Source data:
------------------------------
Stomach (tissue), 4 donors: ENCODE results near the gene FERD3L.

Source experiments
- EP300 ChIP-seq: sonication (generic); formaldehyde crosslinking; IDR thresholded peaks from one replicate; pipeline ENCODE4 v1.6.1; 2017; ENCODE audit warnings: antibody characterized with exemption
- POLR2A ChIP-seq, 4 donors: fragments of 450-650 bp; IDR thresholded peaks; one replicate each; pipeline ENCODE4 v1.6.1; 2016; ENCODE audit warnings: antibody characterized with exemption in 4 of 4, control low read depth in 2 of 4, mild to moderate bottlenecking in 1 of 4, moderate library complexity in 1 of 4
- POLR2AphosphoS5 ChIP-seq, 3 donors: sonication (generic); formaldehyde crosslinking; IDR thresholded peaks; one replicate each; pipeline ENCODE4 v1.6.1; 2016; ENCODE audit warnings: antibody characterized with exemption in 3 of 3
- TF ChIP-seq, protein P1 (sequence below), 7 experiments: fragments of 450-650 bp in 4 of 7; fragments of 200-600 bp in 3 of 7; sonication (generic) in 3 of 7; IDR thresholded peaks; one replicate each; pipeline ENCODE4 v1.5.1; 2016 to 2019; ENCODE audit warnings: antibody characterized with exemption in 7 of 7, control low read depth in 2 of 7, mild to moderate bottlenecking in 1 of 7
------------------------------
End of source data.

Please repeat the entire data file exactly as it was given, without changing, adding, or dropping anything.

Stomach (tissue), 4 donors: ENCODE results near the gene FERD3L.

Source experiments
- EP300 ChIP-seq: sonication (generic); formaldehyde crosslinking; IDR thresholded peaks from one replicate; pipeline ENCODE4 v1.6.1; 2017; ENCODE audit warnings: antibody characterized with exemption
- POLR2A ChIP-seq, 4 donors: fragments of 450-650 bp; IDR thresholded peaks; one replicate each; pipeline ENCODE4 v1.6.1; 2016; ENCODE audit warnings: antibody characterized with exemption in 4 of 4, control low read depth in 2 of 4, mild to moderate bottlenecking in 1 of 4, moderate library complexity in 1 of 4
- POLR2AphosphoS5 ChIP-seq, 3 donors: sonication (generic); formaldehyde crosslinking; IDR thresholded peaks; one replicate each; pipeline ENCODE4 v1.6.1; 2016; ENCODE audit warnings: antibody characterized with exemption in 3 of 3
- TF ChIP-seq, protein P1 (sequence below), 7 experiments: fragments of 450-650 bp in 4 of 7; fragments of 200-600 bp in 3 of 7; sonication (generic) in 3 of 7; IDR thresholded peaks; one replicate each; pipeline ENCODE4 v1.5.1; 2016 to 2019; ENCODE audit warnings: antibody characterized with exemption in 7 of 7, control low read depth in 2 of 7, mild to moderate bottlenecking in 1 of 7